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G7 Leaders Demand More Oversight of Cryptocurrency Trading

The G7 nations are taking steps to address concerns over the lack of regulation in the cryptocurrency industry.

The G7 is taking steps to address concerns over the lack of regulation in the cryptocurrency industry. According to reports, the G7 is planning to promote tougher regulations of the crypto sector during the 49th G7 summit, which is scheduled to take place in Hiroshima, Japan, in May 2023. The goal of this plan is to increase transparency and consumer protections.

The move comes in response to concerns about the potential risks that crypto assets pose to the global financial system. The collapse of FTX, a major cryptocurrency exchange in November, exposed the poor governance of the industry and sent shockwaves through financial markets.

The G7 is seeking to establish global standards for virtual assets and hopes to take the lead in formulating these standards. Japan, which already has cryptocurrency regulations, and other members such as Britain, Canada, France, Germany, Italy, the United States, and the European Union are seeking to state their collective efforts in a leaders’ declaration.

The G7 is planning to accelerate the pace of related discussions toward a meeting of finance ministers and central bankers in mid-May, just days before Japanese Prime Minister Fumio Kishida hosts this year’s summit in Hiroshima.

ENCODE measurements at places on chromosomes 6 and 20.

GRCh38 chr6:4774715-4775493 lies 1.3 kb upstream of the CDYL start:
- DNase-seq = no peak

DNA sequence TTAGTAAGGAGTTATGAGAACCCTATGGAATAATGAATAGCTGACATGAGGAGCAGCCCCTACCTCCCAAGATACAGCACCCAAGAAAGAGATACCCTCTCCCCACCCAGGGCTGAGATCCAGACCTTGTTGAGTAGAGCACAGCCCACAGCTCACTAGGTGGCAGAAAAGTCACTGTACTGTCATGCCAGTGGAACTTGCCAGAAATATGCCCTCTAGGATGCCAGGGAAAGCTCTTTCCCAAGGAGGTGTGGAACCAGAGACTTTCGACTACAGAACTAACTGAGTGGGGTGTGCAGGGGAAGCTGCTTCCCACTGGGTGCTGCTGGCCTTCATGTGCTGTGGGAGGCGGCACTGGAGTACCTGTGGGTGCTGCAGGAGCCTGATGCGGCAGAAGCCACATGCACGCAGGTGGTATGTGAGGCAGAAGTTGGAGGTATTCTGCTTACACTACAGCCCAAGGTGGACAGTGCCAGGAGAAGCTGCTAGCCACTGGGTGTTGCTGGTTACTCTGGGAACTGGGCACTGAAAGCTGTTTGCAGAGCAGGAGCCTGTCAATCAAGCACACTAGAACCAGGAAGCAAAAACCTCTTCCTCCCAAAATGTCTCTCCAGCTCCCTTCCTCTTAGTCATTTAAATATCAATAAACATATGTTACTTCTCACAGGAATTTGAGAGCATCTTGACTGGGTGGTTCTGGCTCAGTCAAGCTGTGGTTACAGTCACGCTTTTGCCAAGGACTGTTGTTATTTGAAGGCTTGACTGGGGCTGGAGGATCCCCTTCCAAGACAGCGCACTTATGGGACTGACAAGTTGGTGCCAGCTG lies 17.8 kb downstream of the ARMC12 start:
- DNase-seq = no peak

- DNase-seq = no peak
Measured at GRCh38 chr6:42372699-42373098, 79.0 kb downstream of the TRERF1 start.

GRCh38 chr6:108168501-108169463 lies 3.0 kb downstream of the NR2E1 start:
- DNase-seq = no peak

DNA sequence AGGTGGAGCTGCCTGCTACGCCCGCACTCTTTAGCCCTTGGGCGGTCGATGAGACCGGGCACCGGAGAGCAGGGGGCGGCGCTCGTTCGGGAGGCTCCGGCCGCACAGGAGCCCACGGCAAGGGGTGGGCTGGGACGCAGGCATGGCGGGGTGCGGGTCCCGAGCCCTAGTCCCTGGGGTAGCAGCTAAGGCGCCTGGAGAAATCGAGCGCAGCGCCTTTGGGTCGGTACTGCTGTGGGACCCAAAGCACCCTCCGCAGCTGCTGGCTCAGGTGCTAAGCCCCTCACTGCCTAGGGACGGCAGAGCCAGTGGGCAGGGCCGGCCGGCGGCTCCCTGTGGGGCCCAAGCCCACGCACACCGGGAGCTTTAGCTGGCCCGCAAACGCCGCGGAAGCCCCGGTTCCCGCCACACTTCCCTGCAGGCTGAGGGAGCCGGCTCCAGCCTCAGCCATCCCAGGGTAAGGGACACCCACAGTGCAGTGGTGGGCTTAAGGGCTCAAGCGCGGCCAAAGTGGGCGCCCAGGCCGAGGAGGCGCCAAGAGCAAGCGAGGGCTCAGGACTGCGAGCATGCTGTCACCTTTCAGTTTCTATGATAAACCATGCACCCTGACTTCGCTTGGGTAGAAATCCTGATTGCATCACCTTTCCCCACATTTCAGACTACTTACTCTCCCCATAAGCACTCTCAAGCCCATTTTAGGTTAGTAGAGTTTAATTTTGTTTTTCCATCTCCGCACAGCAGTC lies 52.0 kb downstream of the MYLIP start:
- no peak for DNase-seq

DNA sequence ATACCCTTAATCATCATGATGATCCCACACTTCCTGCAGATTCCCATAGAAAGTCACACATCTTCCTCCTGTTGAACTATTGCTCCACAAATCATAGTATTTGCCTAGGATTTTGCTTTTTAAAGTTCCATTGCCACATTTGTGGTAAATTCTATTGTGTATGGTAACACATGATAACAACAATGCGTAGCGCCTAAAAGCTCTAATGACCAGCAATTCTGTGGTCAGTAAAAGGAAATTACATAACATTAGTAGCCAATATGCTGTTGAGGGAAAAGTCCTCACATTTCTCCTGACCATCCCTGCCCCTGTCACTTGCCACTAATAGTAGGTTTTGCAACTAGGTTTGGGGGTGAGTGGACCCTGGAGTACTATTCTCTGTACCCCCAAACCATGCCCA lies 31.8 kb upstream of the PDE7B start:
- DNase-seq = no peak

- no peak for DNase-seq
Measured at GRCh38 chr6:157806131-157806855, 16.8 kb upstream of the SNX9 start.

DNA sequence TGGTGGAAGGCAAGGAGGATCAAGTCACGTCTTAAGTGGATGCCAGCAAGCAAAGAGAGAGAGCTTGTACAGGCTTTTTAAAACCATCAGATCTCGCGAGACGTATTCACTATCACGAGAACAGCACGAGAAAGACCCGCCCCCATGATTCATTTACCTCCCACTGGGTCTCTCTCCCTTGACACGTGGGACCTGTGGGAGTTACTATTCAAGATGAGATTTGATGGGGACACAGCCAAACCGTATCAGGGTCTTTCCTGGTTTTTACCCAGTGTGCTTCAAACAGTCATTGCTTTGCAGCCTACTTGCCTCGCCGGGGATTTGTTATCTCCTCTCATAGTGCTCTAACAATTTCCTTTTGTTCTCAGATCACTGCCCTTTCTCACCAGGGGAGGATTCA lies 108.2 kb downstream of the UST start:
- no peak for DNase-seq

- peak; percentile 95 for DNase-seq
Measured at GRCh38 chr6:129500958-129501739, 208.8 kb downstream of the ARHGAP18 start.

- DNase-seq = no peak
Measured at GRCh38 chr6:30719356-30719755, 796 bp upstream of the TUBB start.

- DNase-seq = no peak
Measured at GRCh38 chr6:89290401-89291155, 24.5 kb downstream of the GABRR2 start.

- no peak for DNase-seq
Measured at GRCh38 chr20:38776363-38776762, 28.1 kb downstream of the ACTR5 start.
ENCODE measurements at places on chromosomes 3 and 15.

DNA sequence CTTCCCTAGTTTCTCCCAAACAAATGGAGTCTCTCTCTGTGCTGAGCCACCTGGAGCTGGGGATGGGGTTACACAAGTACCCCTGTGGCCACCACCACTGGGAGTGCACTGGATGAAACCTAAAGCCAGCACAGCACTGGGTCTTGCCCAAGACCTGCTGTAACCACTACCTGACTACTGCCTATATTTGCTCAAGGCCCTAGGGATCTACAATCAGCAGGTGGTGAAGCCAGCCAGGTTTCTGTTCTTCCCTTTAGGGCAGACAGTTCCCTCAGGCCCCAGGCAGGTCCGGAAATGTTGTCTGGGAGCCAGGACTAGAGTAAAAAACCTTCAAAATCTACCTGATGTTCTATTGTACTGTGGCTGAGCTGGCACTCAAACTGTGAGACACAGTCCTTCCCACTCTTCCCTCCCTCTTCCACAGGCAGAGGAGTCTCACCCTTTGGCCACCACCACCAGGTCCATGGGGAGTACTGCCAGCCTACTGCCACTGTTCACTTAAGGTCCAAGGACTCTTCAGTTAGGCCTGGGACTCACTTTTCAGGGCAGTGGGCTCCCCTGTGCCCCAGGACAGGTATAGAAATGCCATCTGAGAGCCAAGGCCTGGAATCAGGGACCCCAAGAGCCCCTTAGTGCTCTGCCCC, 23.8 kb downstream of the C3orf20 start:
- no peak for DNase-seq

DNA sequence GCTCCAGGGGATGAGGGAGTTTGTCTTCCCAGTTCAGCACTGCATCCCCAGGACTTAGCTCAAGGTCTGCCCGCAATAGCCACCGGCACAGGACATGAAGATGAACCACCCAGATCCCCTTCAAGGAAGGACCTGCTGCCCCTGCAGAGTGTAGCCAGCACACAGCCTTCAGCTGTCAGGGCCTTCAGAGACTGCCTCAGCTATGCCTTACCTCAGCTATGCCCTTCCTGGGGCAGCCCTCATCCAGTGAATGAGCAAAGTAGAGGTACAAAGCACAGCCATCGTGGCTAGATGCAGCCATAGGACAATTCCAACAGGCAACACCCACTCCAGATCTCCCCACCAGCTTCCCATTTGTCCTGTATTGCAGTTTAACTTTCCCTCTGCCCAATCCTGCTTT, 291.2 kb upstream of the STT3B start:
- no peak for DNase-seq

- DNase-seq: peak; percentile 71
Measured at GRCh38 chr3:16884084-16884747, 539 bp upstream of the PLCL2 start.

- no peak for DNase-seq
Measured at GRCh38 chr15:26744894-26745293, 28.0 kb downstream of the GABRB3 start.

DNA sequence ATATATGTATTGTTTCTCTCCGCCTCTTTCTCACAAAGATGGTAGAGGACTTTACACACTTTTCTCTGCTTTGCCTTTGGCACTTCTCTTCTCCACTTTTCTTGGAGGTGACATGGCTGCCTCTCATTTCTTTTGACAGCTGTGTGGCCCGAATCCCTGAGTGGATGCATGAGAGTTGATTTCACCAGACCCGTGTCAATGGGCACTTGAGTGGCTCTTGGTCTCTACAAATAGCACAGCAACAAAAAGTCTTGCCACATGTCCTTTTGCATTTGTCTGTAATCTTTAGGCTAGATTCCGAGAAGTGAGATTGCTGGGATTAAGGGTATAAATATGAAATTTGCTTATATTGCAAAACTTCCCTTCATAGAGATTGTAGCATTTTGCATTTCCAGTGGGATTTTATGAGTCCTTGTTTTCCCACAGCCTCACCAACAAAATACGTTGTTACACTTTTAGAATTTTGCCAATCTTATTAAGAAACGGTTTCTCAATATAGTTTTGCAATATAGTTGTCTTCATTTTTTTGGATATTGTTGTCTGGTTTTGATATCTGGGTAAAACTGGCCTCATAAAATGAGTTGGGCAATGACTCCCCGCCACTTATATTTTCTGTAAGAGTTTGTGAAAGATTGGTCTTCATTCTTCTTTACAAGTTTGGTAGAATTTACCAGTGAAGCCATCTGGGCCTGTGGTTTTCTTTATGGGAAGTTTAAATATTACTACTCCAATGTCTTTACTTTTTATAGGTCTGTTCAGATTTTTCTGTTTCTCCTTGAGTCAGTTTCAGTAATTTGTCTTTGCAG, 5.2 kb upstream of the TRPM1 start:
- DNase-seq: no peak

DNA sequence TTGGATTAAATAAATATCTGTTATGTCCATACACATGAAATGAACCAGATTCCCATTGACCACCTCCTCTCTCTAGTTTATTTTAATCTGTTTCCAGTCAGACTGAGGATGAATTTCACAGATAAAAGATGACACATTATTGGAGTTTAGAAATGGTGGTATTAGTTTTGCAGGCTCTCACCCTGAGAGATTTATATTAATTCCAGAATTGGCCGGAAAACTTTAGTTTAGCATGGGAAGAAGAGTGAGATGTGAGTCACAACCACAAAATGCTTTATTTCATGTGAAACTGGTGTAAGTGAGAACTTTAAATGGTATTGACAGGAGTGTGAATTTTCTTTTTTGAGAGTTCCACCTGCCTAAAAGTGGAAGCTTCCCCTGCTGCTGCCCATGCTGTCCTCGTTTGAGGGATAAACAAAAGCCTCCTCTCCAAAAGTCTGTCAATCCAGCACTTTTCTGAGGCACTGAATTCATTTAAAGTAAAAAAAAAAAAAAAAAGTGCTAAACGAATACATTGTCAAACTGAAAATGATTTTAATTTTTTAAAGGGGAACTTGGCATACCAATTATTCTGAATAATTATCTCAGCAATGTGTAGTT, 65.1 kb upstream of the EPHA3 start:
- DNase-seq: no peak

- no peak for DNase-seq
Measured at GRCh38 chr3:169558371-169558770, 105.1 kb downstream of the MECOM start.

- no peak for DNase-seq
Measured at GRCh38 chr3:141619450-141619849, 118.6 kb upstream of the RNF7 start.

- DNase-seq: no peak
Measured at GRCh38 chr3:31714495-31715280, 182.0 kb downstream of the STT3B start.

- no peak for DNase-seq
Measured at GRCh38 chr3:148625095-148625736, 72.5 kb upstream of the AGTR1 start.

While the legal status of virtual assets and rules about them vary by country, the G7 is seeking to establish global standards.

The Financial Stability Board (FSB), headquartered in Switzerland, released recommendations in October last year for creating a regulatory framework, stating that crypto assets should also be subject to regulations for commercial bank activities. The FSB plans to announce its final version of the framework in July this year.

The International Monetary Fund (IMF) has also outlined key elements for each country to consider in the development of comprehensive and coordinated rules following the spread of crypto. Among other guidelines, IMF directors have generally agreed that crypto assets should not be granted official currency or legal tender status.


Mohammad Ali is a fintech and cryptocurrency writer who has been covering the intersection of finance and technology for several years. Ali has a deep understanding of the financial industry and the ways in which technology is changing it, with a special focus on the rise of digital currencies and blockchain technology.